Mystery solved? Researchers offer new clue to the perplexing origin of Easter Island statues
Archaeologist Carl Lipo claims the giant stone figures were positioned near sources of fresh water
The mysterious statues have puzzled researchers for years.
Since European explorers first landed on Easter Island in 1722, people have been trying to figure out the meaning behind the hundreds of towering stone Moai monuments lining the island's shores.
And now, researchers believe they may have figured out a key piece of that puzzle: why the massive heads are placed where they are, sprouting up sporadically across the island.
The answer, they say, is access to fresh water.
"What sort of struck us is that we really hadn't explored why did they do it where they did it," co-author Carl Lipo, an archeologist at Binghamton University, told As It Happens host Carol Off.
"We thought if we could understand the context in which people were placing these monuments, we might learn a little bit about the logic about why they were doing this."
The sheer size and weight of the statues is unfathomable, Lipo says.
Some stretch as high as three stories and combined with their bases, which are called ahu, the statues can weigh as much as a 747 airplane. This is why Lipo says so much of the research until now has focused on the how rather than the why.
"These ahu reflect an immense amount of labour, moving multi-tonne blocks as foundations for these," Lipo said. "A lot of attention has been on how could they have done this."
Our new Rapa Nui research—another piece of the puzzle. <a href="https://t.co/qgARFkbt5W">https://t.co/qgARFkbt5W</a> <a href="https://twitter.com/hashtag/rapanui?src=hash&ref_src=twsrc%5Etfw">#rapanui</a>—@clipo
Other hypotheses suggest that the statues were connected to some unknown ritual or used as idols built in what Lipo says has been referred to as "a mania of making statues."
But after reviewing the archeological record, Lipo and his team noticed the seemingly random locations of the statues might provide another clue.
When they started to research sources of drinking water, a pattern emerged.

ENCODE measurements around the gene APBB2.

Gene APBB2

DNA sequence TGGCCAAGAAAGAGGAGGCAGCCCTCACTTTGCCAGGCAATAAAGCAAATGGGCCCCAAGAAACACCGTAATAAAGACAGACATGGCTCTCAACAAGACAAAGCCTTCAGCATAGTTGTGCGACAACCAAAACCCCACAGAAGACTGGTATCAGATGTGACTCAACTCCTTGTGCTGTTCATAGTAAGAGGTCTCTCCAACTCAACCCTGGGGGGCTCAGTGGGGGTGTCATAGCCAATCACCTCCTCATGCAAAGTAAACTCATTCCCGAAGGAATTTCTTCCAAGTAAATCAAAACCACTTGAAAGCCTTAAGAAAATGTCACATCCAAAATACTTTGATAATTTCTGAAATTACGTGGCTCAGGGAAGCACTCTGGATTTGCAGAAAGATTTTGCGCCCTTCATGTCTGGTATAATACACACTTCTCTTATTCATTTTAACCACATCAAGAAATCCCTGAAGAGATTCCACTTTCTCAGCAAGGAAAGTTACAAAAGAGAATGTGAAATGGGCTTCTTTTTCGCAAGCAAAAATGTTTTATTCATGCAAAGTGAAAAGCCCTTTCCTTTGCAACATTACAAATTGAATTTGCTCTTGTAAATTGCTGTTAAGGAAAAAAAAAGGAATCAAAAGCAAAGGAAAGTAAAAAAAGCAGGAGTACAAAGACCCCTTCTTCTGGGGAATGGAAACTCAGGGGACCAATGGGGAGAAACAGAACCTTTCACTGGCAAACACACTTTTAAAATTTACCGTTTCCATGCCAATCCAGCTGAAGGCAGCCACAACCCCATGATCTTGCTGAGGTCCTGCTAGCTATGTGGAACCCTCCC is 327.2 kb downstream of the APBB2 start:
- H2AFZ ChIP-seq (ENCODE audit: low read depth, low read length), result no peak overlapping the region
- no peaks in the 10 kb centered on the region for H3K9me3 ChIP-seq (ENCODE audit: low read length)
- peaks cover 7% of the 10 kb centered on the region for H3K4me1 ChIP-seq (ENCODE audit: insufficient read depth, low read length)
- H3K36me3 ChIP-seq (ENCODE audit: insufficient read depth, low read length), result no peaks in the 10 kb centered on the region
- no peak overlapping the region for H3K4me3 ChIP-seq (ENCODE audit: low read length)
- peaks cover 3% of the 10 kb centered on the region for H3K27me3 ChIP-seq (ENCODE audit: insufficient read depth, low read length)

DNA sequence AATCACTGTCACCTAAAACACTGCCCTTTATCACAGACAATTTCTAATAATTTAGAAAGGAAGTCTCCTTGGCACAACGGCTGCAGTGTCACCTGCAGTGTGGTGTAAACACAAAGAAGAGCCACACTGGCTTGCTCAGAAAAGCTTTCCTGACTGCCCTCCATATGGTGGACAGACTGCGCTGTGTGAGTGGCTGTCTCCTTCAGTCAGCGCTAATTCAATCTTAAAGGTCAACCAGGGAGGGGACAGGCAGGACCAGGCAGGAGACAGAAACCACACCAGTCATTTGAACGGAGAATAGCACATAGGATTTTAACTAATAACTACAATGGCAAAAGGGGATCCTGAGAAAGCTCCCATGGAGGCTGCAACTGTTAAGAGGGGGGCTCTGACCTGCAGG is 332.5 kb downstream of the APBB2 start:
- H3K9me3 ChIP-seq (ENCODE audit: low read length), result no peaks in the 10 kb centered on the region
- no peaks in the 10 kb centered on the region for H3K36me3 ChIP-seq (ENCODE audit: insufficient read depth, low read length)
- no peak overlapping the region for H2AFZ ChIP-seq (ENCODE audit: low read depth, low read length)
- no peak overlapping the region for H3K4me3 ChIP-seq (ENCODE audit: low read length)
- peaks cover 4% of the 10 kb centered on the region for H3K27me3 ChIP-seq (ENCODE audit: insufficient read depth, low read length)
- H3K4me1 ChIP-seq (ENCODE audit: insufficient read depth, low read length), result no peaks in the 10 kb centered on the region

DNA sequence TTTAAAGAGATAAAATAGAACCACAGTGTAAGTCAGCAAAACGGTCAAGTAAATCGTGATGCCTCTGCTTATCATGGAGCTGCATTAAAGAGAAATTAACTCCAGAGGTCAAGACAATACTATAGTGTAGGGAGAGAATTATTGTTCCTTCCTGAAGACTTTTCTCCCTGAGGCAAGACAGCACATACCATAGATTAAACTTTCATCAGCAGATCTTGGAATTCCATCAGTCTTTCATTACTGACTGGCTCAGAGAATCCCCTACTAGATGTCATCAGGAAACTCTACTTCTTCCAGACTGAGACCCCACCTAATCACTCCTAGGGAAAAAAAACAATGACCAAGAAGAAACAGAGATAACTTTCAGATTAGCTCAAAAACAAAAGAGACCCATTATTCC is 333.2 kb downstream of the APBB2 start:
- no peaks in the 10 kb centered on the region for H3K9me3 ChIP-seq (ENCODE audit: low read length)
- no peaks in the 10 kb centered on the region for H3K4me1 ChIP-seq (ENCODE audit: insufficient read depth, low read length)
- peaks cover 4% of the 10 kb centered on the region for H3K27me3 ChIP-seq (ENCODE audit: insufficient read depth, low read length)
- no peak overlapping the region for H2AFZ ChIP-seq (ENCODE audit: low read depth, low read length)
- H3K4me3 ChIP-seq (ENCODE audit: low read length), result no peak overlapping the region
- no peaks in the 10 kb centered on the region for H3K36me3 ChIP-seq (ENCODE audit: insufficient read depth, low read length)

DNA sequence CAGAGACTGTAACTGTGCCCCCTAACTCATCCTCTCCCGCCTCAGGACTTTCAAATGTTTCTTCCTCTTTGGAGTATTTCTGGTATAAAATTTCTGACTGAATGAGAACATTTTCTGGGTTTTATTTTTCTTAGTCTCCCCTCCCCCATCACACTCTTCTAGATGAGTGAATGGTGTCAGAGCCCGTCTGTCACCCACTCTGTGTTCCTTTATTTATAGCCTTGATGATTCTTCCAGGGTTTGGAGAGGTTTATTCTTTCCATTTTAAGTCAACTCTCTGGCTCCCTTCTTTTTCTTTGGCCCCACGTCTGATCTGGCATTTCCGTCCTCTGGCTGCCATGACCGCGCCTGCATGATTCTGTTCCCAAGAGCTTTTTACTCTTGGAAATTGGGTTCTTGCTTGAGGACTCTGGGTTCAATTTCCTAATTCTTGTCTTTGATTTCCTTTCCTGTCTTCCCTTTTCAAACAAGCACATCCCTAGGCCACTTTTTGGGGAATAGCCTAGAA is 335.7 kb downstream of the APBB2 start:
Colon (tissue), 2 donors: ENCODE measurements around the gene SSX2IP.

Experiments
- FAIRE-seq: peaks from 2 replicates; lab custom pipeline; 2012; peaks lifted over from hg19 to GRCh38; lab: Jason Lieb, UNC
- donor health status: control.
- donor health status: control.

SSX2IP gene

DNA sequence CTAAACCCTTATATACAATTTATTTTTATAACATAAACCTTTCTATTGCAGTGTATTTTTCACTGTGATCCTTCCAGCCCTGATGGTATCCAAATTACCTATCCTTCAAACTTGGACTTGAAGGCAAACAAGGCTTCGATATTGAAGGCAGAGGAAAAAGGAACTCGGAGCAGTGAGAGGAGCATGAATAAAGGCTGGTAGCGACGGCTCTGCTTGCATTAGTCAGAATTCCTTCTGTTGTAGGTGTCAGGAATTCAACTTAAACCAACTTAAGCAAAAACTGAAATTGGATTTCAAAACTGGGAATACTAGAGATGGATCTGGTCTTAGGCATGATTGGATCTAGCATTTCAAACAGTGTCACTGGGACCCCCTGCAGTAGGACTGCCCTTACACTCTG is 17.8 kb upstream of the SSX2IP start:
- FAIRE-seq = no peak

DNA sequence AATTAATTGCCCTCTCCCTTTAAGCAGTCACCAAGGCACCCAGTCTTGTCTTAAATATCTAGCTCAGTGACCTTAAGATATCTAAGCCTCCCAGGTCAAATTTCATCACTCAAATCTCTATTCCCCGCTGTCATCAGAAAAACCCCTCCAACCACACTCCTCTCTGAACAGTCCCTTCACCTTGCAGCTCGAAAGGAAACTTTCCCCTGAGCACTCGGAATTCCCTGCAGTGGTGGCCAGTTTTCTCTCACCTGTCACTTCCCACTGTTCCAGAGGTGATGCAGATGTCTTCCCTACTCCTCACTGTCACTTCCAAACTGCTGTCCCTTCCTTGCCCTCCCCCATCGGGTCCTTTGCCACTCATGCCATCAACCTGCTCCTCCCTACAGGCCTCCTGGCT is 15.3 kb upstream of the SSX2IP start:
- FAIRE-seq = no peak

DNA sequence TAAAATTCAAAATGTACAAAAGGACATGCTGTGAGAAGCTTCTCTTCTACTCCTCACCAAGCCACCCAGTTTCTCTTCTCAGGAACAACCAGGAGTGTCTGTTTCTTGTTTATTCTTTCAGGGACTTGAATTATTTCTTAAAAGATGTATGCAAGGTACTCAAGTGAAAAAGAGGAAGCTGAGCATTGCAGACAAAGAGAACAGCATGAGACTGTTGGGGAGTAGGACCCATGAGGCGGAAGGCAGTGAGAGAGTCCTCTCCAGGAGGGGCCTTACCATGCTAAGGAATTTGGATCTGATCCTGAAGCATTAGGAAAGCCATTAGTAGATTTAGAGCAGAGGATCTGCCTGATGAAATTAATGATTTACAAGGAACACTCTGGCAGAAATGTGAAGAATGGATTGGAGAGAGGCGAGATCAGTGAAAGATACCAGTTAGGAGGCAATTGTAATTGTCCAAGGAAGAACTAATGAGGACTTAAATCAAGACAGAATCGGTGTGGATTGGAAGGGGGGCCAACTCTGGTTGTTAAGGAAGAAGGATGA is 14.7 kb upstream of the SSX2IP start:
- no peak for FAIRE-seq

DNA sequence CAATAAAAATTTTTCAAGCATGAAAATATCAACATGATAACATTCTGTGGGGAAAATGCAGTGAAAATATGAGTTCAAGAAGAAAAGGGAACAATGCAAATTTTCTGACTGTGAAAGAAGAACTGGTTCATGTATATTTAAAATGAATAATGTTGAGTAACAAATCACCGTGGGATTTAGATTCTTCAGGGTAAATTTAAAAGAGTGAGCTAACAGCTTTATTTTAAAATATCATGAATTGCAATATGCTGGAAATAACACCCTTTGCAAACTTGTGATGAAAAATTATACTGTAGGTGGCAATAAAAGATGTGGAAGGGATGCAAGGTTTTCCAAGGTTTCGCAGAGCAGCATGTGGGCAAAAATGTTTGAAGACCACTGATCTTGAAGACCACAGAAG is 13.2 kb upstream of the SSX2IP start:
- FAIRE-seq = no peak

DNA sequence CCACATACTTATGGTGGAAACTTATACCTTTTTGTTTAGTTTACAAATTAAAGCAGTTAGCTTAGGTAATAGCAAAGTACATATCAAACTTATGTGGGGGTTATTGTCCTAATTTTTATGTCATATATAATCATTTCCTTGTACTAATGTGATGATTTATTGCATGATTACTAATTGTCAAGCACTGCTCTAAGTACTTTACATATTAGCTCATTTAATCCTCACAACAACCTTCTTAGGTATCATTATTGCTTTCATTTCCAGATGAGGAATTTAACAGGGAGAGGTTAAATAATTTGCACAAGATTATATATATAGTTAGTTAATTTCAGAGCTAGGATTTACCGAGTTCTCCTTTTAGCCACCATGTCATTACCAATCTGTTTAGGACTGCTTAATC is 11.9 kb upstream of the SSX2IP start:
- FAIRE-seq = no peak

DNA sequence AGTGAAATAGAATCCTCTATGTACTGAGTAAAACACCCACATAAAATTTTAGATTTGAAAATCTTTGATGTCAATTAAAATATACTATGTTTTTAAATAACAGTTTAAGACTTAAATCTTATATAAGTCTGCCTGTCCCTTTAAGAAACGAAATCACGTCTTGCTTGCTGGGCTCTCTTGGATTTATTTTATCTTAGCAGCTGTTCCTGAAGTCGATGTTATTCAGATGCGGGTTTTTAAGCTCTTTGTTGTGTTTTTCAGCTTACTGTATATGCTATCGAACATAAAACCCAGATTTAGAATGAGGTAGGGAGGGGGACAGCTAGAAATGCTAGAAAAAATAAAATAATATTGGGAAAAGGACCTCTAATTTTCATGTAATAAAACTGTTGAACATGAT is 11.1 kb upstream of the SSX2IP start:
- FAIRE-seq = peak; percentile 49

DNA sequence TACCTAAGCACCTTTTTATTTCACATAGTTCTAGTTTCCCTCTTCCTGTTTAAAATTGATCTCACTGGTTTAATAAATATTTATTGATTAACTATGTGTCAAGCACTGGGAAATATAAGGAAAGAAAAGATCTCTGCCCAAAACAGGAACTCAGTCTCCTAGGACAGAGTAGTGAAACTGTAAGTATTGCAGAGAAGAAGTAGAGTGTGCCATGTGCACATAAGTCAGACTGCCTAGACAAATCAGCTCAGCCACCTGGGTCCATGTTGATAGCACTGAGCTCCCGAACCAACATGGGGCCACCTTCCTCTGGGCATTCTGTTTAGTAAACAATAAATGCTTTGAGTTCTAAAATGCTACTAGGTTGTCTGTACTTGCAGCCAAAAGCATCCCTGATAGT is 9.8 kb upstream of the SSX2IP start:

"Drinking water is notably not present on the island in form of streams and rivers," Lipo said. "So the question is where did you get your daily drinking water?"
After mapping the sources of fresh water, the team discovered that the majority of the sites were located near the coast and, repeatedly, next to the statues.
"Every place we saw massive amounts of fresh water coming out of the coast, right at the interface between the land and the sea, we would see a statue and an ahu," Lipo said.
According to Lipo, the findings suggest that there is more to it than the statues simply marking the location of freshwater sources. He claims they played a key role in the daily activities of the community.
"It's telling us actually that the statues themselves were embedded into daily life of communities on the island and were key to their survival, rather than be some kind of extra ritual activity that was unrelated to daily life," Lipo said.
"These statues are connected to keeping communities co-operative, sharing resources, and making them more successful, which really explains how people were able to live on this island for 500 years despite its relatively limited resources."
Other researchers have taken issue with Lipo's findings.
Archeologist Jo Anne Val Tilburg told the Guardian that the freshwater locations were well-known and it's hard to believe they would be so important to merit a statue.
But Lipo says the importance of access to drinking water on an island cannot be overstated.
"Water on an island was a particularly important resource. You can't survive without it and you need to find those solutions for getting it on a reliable basis," Lipo said.
Working with this new theory, Lipo hopes other pieces of the puzzle will fall into place, and he is already turning over new questions.
"The next question is why did some places invest so much into making even bigger ahu with up to 15 statues while other places were actually investing less?"
Written by John McGill. Produced by Tracy Fuller.